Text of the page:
Rep. Ami Bera and Rep. Frank Pallone Introduce Resolution Supporting India's Bid for Permanent U.N. Security Council Seat
Washington, DC – Today, Congressman Ami Bera (CA-07), the Vice Ranking Member on the House Foreign Affairs Committee and the longest serving Indian-American in Congress, and Congressman Frank Pallone, Jr. (NJ-06), the founder of the Congressional Caucus on India and Indian Americans, introduced legislation supporting India having a permanent seat on the United Nations Security Council. The resolution would put the U.S. House of Representatives officially on record in support of India's bid and has seven original cosponsors.
“As the world’s oldest democracy and the world’s largest democracy, the United States and India share common values and a growing partnership on many fronts, especially defense cooperation,” said Rep. Ami Bera. “India plays a critical role as a strategic partner for the United States and is a pillar of stability in South Asia. The five permanent members of the United Nations Security Council reflect the world as it was 60 years ago, and it’s time we recognize India’s role increasing global prosperity. Securing a permanent spot for India on the UN Security Council would strengthen democracy around the world.”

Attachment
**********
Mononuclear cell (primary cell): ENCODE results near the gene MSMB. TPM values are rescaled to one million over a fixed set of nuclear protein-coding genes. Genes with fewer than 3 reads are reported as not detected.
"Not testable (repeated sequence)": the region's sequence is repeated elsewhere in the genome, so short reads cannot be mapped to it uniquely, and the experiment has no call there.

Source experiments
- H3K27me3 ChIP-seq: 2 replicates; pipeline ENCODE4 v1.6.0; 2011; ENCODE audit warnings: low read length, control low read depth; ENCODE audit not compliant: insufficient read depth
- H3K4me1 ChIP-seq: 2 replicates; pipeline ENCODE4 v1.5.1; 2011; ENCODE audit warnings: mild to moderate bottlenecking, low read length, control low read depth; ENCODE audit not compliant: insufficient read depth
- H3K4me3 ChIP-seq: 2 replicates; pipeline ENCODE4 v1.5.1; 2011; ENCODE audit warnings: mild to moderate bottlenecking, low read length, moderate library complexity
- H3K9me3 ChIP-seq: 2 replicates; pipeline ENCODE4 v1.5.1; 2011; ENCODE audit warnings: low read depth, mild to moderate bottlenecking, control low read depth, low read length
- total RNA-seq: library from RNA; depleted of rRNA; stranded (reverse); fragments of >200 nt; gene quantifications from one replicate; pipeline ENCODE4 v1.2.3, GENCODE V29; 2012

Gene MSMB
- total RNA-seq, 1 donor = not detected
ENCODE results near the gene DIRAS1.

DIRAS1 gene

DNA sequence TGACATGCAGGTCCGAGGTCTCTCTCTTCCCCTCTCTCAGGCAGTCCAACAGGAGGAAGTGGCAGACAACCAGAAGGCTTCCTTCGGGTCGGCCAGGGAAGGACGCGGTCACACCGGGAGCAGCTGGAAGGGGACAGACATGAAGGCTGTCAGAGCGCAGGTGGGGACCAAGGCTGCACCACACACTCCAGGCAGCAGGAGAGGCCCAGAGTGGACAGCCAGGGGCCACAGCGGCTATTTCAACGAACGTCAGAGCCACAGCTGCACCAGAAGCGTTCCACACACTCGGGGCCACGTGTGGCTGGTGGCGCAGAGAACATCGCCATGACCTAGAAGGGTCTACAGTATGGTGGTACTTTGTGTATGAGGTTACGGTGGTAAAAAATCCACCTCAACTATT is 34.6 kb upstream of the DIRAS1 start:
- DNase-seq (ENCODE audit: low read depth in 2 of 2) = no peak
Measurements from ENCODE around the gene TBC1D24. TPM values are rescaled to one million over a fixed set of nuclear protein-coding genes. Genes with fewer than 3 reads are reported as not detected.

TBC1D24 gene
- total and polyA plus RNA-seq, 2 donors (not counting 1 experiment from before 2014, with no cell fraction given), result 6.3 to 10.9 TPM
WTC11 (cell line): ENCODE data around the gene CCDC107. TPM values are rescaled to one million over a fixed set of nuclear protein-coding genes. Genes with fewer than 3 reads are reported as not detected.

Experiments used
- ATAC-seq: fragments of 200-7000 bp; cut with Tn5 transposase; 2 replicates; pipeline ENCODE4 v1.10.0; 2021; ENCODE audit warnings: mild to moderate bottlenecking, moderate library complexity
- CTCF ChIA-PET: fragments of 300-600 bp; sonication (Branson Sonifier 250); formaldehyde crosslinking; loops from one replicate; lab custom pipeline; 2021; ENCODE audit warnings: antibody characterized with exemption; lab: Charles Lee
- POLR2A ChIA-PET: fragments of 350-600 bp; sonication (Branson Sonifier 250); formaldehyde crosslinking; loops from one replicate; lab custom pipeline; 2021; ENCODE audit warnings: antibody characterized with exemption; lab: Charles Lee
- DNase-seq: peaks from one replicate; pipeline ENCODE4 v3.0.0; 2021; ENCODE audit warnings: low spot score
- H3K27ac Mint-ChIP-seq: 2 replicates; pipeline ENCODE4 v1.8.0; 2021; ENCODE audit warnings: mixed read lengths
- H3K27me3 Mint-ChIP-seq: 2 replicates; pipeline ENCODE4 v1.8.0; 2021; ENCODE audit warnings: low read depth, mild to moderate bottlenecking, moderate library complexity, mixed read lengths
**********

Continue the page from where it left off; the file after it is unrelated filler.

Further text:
“I am proud to represent one of the largest Indian-American constituencies in Congress, and I strongly support India’s bid for a permanent seat on the UN Security Council,” said Congressman Pallone. “At a time when international relations are being redefined, we should acknowledge and empower those nations that share our enduring core values. It's in the interests of the United States and the world to have a U.N. Security Council whose members combine military strength with respect for democracy and pluralism, and an appreciation of the dangers posed by rouge states and terrorist groups. India belongs on the U.N. Security Council and it is imperative that Congress makes this clear to the Trump administration and the world. "
The U.N. Security Council still reflects the world as it was in 1945 when the United Nations was created. Despite the fact that the U.N. has grown from 51 member nations at its inception to nearly 200, the Security Council has not grown to reflect these changes. There are currently five permanent members of the council, including the United States, United Kingdom, Russia, China, and France. The bill was introduced on the last day that the U.N. General Assembly was in session in New York.